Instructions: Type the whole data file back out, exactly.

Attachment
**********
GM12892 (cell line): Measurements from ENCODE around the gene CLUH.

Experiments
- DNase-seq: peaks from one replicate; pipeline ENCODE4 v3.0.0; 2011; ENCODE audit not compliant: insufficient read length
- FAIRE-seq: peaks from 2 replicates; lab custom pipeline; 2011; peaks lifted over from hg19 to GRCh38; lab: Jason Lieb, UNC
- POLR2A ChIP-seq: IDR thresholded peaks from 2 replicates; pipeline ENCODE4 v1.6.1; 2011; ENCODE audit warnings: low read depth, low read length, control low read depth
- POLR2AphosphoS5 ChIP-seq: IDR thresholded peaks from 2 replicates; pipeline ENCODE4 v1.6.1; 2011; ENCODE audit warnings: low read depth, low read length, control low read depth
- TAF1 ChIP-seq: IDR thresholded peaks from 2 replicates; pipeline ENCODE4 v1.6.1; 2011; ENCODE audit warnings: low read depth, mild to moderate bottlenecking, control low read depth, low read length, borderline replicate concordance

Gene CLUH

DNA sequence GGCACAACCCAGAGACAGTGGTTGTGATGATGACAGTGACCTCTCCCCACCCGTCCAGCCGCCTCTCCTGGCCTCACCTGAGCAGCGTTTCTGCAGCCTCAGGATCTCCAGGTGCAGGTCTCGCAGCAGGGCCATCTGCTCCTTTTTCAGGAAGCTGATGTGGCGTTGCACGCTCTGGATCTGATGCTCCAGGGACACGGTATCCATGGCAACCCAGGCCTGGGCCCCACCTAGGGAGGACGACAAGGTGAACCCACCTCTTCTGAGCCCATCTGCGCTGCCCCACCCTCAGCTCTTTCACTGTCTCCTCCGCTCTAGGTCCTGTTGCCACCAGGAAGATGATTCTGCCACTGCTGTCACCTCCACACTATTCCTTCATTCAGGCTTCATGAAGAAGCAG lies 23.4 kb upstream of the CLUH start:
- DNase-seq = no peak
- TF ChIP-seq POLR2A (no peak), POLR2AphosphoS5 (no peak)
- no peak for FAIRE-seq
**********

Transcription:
GM12892 (cell line): Measurements from ENCODE around the gene CLUH.

Experiments
- DNase-seq: peaks from one replicate; pipeline ENCODE4 v3.0.0; 2011; ENCODE audit not compliant: insufficient read length
- FAIRE-seq: peaks from 2 replicates; lab custom pipeline; 2011; peaks lifted over from hg19 to GRCh38; lab: Jason Lieb, UNC
- POLR2A ChIP-seq: IDR thresholded peaks from 2 replicates; pipeline ENCODE4 v1.6.1; 2011; ENCODE audit warnings: low read depth, low read length, control low read depth
- POLR2AphosphoS5 ChIP-seq: IDR thresholded peaks from 2 replicates; pipeline ENCODE4 v1.6.1; 2011; ENCODE audit warnings: low read depth, low read length, control low read depth
- TAF1 ChIP-seq: IDR thresholded peaks from 2 replicates; pipeline ENCODE4 v1.6.1; 2011; ENCODE audit warnings: low read depth, mild to moderate bottlenecking, control low read depth, low read length, borderline replicate concordance

Gene CLUH

DNA sequence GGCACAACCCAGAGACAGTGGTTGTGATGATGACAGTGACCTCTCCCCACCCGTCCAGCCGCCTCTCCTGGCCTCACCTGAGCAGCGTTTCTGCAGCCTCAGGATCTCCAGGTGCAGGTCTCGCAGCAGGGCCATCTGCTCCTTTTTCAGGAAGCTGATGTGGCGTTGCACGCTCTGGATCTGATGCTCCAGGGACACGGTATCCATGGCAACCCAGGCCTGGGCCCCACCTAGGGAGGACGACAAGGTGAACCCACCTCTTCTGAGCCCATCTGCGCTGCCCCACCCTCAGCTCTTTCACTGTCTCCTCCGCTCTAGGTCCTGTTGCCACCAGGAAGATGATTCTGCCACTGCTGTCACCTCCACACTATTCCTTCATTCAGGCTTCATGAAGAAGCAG lies 23.4 kb upstream of the CLUH start:
- DNase-seq = no peak
- TF ChIP-seq POLR2A (no peak), POLR2AphosphoS5 (no peak)
- no peak for FAIRE-seq